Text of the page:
I find that pushing myself too hard with a single project for too long eventually starts to rapidly diminish how much I like the game and to hinder progress. Taking a break and coming back to it later gives some perspective and a fresh eye.

I recently took to fixing those bugs and issues that I had been avoiding, and added a bit more polish, tweaked the gameplay and stats a bit, and removed a few game mechanics. One of the main mechanics I disabled was quick-time events for spell-casting. Previously you'd need to perform rapid tap or swipe motions in order to successfully cast a spell. In theory it sounds good, but in practice it felt like it interfered with the flow and pace of the game. So I decided to streamline and simplify it. I find the new, simpler version more fun.

A big problem I faced was performance on mobile devices. I found that creating enemy characters on the fly, as each stage progressed, was creating lag spikes and momentary freezes. It was nothing dramatic, but enough to provide an inferior gameplay experience to what I was experiencing on PC. I eventually found a simple solution -- simply pre-spawn all characters at the start of each level and enable / disable them as needed.

I've finished creating the promotional content and have thoroughly tested it on iPad and iPhone. There was an obscure crash that was happening during the final boss battle but, I think I've fixed it now. Another round of testing should verify this (hence me not making the 100% complete claim, and saying 99.9% instead).

That makes two games pretty much ready for release: McGrimm's Time Trap (yes, I still haven't released it) and The Bloody Glade. I'm still deciding which to focus on releasing first.

Sunday, May 8, 2016

McGrimm's Time Trap

Last December I was on a plane returning from Cape Town to Durban and I spent the time contemplating game design ideas. The concept I came up with was a simple action-based evasion game where, instead of having computer-controlled opponents, it stores and repeats player-generated gameplay. Basically, you become your own opponent.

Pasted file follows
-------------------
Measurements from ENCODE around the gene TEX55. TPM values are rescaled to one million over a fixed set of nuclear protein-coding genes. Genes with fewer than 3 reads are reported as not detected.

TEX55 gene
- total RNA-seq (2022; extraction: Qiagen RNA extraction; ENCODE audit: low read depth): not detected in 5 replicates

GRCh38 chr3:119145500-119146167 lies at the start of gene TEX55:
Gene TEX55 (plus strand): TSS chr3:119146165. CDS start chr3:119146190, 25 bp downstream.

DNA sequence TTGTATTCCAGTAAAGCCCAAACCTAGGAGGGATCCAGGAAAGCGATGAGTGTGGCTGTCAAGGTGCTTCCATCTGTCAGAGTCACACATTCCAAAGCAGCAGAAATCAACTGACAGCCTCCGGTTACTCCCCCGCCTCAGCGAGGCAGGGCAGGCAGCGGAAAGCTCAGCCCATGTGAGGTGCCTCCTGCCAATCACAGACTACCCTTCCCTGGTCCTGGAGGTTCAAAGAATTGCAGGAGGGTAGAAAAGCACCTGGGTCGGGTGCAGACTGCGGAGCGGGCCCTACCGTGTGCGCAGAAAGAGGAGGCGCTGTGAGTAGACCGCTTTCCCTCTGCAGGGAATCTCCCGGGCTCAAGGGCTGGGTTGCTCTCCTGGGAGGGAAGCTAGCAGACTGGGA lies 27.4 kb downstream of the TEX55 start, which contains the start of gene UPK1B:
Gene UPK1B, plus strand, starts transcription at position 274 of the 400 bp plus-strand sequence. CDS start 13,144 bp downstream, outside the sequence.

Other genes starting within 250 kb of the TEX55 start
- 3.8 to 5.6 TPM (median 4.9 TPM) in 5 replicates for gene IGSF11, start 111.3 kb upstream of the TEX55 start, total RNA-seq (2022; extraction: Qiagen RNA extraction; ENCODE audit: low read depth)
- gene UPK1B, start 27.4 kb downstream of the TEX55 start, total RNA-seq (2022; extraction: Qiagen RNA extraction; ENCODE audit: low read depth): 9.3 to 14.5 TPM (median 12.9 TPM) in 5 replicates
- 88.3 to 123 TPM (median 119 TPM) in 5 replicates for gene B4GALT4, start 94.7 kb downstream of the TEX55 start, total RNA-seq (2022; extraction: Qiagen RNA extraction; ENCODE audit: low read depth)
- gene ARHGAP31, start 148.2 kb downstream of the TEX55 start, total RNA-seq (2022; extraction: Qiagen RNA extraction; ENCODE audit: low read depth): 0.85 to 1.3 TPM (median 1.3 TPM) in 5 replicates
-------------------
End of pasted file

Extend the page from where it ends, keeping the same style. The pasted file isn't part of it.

This evolved into a time-travel based concept where the player is cursed to repeat the same scenario over and over again (like in the movie Groundhog Day). Except, in my game, your previous incarnations would still be present. Occupying the same space as your previous selves would disrupt the space-time continuum, and so you must evade previous versions of yourself.

On the technical side there was a bit of work involved in order to store and replay the player's actions in a way that would not be too memory-intensive, but at a high enough resolution so as to be accurate. Fortunately it ended up working well without much hassle (basically I just store snapshots of the player character's state periodically and then, when replaying, use interpolation and extrapolation for generating state information between snapshots). The core gameplay was done over the course of the next few days.

Of course, adding polish and getting something that is bug-free and fluid enough to release ends up adding significantly more time to any project, and I (like many developers) tend to lose interest and thus neglect most of my projects after the initial creative proof-of-concept phase.

But I've been trying to be more disciplined and follow through on my projects, so I recently spent some time getting the game ready for release on iOS. It's pretty much done, I just need to push through that last cumbersome step of actually deploying it.

I struggled to think of a good name. I ended up going with "McGrimm's Time Trap". I  don't dislike the name, but don't think it's amazing either. It sounds pretty generic, but I can't think of anything better.